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Despite their nature, the vulnerabilities didn’t pose a serious threat
The Python programming language has been forced to scurry to put out a new release of the popular programming language to address several security issues.
While the fix for the security flaws had already been pushed in the release candidate, the Python community urged the developers to bring them over to a stable release as soon as possible.
“Since the announcement of the release candidates for 3.9.2 on 3.8.8, we received a number of inquiries from end users urging us to expedite the final releases due to the security content, especially CVE-2021-3177,” note Python’s release team members in the release notes.
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The vulnerability tracked as CVE-2021-3177 that spooked the community in particular is a remote code execution (RCE) flaw that could theoretically allow threat actors to execute arbitrary commands or code on a target machine. Moreover, it’s existed in all Python 3 releases through to Python 3.9.1.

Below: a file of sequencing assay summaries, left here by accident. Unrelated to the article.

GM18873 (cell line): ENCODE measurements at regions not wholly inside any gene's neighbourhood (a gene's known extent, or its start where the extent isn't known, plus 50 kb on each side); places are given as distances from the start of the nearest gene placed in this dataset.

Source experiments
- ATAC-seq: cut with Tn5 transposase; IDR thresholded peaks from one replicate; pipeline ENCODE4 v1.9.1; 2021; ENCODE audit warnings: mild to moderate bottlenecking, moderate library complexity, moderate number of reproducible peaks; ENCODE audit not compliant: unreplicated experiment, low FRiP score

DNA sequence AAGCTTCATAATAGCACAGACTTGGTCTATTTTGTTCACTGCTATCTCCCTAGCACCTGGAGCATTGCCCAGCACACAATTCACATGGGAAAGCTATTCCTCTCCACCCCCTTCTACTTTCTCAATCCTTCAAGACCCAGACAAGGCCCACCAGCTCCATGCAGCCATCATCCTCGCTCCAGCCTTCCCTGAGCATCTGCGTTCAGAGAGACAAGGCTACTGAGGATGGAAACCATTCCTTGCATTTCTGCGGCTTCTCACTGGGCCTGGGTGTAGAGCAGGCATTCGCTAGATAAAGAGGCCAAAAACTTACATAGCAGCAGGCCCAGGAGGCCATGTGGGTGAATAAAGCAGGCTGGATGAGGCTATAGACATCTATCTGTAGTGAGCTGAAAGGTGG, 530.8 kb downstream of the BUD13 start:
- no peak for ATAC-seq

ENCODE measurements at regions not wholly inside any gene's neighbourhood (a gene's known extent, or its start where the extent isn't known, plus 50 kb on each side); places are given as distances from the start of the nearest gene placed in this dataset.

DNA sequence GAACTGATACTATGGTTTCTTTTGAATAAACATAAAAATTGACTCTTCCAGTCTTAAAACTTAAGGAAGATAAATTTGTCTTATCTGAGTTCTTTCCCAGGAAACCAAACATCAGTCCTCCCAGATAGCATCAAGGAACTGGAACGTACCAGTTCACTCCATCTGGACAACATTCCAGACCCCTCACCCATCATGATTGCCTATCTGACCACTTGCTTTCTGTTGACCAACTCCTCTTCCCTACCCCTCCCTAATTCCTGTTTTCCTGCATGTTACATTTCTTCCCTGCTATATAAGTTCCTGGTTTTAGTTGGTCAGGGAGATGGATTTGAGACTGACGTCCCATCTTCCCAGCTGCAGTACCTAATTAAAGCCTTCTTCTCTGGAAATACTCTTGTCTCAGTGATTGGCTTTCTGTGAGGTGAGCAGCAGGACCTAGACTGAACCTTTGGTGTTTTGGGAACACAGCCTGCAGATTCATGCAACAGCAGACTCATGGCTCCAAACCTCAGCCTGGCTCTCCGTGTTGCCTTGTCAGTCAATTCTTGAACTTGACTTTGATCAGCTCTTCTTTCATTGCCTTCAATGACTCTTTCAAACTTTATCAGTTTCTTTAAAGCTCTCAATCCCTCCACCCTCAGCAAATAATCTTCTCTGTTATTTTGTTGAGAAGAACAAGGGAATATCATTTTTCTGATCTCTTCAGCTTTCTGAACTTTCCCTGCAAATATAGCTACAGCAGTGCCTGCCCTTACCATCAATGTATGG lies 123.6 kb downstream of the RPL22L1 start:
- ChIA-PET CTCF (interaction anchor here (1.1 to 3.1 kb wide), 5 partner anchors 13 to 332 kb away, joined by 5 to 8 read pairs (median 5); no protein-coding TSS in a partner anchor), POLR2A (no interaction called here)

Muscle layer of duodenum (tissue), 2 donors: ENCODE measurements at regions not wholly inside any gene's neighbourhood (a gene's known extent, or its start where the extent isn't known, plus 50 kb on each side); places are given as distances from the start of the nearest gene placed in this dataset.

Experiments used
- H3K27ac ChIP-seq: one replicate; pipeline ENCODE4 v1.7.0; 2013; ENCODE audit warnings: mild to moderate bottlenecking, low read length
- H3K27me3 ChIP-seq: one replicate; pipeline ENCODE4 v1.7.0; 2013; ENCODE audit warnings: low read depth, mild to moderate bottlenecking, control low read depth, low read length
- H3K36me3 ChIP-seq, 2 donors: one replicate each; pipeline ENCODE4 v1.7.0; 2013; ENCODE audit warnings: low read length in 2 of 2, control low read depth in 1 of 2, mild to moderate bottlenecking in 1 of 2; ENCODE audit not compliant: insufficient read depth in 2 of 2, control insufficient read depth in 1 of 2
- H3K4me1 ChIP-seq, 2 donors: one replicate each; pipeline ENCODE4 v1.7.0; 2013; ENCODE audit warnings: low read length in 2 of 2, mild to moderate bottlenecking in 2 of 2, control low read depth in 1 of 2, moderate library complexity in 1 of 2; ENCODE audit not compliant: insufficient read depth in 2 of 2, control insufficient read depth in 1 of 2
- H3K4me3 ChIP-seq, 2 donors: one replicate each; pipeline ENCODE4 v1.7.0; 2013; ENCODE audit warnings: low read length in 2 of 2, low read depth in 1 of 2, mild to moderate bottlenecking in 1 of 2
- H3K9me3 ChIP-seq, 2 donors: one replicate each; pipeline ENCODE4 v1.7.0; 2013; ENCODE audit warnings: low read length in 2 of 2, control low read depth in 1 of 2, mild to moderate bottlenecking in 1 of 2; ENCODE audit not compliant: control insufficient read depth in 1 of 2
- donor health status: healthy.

However, the release team notes that practical exploits of the vulnerability were “very unlikely” since several conditions had to be met for a successful exploit. They go on to refer to Red Hat’s analysis of the vulnerability who note that “the highest threat from this vulnerability is to system availability.”
Be that as it may, the issue has been fixed and the release team urges all Python users to switch to the latest release. Reports also note that long term support (LTS) releases such as Debian are backporting the security patches to ensure that earlier Python versions are inoculated as well.
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